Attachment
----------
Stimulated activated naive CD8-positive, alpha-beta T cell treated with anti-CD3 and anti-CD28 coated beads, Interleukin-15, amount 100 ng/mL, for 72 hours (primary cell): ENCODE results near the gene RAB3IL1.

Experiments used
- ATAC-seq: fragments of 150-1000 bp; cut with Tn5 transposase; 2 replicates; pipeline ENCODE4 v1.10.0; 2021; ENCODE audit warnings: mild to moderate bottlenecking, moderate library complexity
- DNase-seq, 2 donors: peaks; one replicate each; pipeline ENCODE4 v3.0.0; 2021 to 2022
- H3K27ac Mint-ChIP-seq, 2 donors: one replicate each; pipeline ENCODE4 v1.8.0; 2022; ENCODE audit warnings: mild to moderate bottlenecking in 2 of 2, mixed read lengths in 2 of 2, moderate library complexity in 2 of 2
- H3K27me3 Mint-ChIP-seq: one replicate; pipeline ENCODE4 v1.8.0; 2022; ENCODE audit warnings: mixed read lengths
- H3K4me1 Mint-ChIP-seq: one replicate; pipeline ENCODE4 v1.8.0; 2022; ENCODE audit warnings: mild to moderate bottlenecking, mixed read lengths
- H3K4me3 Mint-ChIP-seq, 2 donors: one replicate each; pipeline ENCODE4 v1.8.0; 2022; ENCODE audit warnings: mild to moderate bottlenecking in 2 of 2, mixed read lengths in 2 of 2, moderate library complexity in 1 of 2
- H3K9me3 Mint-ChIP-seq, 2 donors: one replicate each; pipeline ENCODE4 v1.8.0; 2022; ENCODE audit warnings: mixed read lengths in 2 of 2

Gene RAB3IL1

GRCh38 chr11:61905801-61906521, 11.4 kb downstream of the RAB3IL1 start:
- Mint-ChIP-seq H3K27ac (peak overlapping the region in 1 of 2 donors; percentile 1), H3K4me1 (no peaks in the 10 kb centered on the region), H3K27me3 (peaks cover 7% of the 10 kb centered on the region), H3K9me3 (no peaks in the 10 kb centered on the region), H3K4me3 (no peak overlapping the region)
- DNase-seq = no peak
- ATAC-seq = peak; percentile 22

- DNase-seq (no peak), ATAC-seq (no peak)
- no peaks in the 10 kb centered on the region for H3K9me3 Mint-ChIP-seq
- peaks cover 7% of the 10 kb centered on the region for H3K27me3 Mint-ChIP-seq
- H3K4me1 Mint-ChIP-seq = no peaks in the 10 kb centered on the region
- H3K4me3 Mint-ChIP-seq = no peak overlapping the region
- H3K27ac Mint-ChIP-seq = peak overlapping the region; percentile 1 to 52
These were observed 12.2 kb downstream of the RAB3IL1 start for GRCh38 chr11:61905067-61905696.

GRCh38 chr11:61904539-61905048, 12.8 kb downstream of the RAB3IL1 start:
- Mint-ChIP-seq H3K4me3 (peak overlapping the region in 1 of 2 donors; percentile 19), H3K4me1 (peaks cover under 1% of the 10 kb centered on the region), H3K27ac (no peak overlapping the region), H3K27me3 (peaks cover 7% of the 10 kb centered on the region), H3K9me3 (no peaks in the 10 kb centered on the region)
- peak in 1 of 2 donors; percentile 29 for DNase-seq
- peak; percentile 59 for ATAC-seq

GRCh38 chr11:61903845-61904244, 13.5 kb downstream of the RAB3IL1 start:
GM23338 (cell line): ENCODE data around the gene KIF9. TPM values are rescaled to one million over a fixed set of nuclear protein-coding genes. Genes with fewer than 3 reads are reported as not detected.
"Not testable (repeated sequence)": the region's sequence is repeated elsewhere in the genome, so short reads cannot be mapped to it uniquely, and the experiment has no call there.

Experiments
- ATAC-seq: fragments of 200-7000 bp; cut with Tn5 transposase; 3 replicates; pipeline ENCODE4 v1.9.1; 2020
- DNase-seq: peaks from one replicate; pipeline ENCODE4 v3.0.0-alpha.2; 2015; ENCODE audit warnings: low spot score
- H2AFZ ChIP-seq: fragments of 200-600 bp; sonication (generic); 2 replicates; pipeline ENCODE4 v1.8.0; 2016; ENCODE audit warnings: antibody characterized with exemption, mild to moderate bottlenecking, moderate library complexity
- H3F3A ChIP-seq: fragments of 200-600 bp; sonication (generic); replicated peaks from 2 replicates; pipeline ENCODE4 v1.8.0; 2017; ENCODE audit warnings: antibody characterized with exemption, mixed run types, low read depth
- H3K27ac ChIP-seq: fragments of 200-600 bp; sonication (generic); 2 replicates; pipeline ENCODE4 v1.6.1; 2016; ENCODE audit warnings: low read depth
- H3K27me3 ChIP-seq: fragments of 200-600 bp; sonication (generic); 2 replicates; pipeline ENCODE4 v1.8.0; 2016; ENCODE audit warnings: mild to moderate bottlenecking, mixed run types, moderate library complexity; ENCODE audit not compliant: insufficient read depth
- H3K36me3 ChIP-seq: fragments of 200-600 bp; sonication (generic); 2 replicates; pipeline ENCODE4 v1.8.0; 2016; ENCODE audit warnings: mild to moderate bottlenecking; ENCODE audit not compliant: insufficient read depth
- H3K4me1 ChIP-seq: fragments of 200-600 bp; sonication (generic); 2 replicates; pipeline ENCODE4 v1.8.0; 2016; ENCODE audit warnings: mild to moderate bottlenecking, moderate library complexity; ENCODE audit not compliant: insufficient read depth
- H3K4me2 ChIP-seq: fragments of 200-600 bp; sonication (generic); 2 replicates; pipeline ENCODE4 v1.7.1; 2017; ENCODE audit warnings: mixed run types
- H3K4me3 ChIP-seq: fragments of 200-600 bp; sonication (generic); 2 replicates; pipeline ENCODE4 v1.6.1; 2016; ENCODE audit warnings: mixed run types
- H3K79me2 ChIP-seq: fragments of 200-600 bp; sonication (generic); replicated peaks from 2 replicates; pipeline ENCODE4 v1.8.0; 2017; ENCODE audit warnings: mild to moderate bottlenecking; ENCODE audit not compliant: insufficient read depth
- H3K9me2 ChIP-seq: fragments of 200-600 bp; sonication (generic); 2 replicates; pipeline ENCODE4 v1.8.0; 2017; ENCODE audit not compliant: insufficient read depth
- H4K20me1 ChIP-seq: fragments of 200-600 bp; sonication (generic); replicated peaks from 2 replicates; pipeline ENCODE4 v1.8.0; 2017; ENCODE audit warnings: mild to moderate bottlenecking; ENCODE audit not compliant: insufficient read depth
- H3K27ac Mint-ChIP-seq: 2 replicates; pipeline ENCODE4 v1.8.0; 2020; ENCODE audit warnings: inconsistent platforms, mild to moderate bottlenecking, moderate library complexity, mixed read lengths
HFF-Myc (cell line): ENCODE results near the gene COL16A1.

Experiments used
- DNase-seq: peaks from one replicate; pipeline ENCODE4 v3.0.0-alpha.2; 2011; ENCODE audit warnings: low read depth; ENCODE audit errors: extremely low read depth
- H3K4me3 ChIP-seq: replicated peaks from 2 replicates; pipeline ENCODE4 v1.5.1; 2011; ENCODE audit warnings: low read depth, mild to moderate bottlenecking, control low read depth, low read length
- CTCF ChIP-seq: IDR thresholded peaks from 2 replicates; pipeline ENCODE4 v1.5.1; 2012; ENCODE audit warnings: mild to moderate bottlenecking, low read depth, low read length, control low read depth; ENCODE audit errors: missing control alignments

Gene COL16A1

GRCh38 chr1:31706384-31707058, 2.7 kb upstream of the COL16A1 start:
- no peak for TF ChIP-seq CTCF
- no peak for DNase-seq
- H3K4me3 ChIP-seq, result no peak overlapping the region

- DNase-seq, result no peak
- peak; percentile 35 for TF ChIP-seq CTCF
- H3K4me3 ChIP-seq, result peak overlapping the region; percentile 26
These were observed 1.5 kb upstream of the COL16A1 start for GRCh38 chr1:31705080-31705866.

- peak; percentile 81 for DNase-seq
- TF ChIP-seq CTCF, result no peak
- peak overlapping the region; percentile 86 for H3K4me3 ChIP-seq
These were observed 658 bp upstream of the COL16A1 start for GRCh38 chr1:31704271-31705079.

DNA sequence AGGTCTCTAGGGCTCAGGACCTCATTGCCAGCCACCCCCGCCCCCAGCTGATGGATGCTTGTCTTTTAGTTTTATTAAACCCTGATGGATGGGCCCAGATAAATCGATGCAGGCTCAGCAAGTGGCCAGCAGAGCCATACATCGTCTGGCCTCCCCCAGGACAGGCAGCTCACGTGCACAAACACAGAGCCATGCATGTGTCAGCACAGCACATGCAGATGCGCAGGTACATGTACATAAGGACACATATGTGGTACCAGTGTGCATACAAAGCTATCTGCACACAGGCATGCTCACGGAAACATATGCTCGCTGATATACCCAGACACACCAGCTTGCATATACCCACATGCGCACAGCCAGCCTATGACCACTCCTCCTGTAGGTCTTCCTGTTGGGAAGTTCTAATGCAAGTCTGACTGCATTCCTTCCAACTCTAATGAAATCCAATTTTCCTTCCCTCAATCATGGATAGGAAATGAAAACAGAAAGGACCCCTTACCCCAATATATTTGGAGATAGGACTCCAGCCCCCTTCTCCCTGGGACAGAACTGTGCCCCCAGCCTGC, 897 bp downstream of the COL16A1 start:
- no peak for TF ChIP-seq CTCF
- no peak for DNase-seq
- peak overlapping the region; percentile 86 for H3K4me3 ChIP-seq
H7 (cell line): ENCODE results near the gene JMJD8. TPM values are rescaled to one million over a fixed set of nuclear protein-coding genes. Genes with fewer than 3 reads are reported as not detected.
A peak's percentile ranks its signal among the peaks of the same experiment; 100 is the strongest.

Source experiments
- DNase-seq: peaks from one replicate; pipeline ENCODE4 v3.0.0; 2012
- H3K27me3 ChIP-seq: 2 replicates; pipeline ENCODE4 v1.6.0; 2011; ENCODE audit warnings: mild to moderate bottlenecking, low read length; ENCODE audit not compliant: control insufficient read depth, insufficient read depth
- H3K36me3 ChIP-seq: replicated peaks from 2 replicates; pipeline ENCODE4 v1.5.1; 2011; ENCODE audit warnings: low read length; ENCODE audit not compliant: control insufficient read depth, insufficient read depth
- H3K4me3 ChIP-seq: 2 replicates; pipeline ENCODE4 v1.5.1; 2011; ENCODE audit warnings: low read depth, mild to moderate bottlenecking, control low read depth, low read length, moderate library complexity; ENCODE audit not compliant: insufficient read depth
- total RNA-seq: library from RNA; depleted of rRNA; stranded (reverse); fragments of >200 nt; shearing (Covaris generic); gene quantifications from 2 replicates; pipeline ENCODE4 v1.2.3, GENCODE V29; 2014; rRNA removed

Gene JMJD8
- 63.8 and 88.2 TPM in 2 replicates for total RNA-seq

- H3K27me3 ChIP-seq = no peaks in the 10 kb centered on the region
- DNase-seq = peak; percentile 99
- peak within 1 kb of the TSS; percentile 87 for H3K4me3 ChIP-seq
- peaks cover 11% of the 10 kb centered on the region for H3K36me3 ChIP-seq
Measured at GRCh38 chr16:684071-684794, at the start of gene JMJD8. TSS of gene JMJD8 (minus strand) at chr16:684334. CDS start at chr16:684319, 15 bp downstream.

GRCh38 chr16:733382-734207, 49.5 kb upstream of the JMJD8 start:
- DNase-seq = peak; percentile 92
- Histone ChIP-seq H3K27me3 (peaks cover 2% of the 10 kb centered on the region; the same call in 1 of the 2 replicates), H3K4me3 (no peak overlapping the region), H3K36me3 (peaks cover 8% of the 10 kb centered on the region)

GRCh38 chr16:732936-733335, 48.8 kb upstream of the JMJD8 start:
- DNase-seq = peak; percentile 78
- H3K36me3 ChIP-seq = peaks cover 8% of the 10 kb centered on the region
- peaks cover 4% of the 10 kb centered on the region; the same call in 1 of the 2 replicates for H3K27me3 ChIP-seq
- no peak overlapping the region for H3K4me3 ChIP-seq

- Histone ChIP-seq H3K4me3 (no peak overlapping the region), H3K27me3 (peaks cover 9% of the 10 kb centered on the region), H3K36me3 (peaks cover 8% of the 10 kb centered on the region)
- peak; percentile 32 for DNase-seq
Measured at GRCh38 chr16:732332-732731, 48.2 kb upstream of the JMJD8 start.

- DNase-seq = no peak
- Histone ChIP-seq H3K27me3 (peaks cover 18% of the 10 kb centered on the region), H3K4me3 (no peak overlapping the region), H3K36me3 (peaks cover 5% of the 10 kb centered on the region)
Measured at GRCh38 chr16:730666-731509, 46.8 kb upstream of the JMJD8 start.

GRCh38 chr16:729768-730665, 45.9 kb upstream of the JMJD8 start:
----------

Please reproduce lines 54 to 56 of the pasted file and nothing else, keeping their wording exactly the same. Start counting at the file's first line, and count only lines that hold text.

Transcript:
- DNase-seq, result no peak
- peak; percentile 35 for TF ChIP-seq CTCF
- H3K4me3 ChIP-seq, result peak overlapping the region; percentile 26